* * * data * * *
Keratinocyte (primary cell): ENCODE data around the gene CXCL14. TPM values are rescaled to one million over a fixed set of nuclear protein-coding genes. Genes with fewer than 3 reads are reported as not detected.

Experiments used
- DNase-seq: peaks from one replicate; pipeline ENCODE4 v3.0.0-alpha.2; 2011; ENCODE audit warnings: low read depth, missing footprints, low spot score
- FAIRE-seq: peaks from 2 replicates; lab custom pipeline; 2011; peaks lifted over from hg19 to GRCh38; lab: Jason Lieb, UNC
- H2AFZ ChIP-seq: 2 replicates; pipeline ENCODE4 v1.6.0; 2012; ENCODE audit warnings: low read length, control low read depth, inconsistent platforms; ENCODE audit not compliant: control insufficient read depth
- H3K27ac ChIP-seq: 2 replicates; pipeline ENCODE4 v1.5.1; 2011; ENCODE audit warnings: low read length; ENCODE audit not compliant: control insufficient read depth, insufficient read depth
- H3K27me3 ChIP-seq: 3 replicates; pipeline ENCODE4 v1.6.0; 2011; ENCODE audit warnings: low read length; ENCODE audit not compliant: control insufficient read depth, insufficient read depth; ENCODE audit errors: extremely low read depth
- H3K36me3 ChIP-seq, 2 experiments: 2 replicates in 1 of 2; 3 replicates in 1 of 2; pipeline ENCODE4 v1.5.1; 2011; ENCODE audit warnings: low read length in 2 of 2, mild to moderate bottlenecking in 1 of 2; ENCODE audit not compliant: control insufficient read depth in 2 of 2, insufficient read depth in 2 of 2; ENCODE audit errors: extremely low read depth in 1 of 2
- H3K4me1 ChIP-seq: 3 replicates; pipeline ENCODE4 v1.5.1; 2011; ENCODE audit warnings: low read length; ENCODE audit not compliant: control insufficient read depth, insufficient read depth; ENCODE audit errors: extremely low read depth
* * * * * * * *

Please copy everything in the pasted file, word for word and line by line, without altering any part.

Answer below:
Keratinocyte (primary cell): ENCODE data around the gene CXCL14. TPM values are rescaled to one million over a fixed set of nuclear protein-coding genes. Genes with fewer than 3 reads are reported as not detected.

Experiments used
- DNase-seq: peaks from one replicate; pipeline ENCODE4 v3.0.0-alpha.2; 2011; ENCODE audit warnings: low read depth, missing footprints, low spot score
- FAIRE-seq: peaks from 2 replicates; lab custom pipeline; 2011; peaks lifted over from hg19 to GRCh38; lab: Jason Lieb, UNC
- H2AFZ ChIP-seq: 2 replicates; pipeline ENCODE4 v1.6.0; 2012; ENCODE audit warnings: low read length, control low read depth, inconsistent platforms; ENCODE audit not compliant: control insufficient read depth
- H3K27ac ChIP-seq: 2 replicates; pipeline ENCODE4 v1.5.1; 2011; ENCODE audit warnings: low read length; ENCODE audit not compliant: control insufficient read depth, insufficient read depth
- H3K27me3 ChIP-seq: 3 replicates; pipeline ENCODE4 v1.6.0; 2011; ENCODE audit warnings: low read length; ENCODE audit not compliant: control insufficient read depth, insufficient read depth; ENCODE audit errors: extremely low read depth
- H3K36me3 ChIP-seq, 2 experiments: 2 replicates in 1 of 2; 3 replicates in 1 of 2; pipeline ENCODE4 v1.5.1; 2011; ENCODE audit warnings: low read length in 2 of 2, mild to moderate bottlenecking in 1 of 2; ENCODE audit not compliant: control insufficient read depth in 2 of 2, insufficient read depth in 2 of 2; ENCODE audit errors: extremely low read depth in 1 of 2
- H3K4me1 ChIP-seq: 3 replicates; pipeline ENCODE4 v1.5.1; 2011; ENCODE audit warnings: low read length; ENCODE audit not compliant: control insufficient read depth, insufficient read depth; ENCODE audit errors: extremely low read depth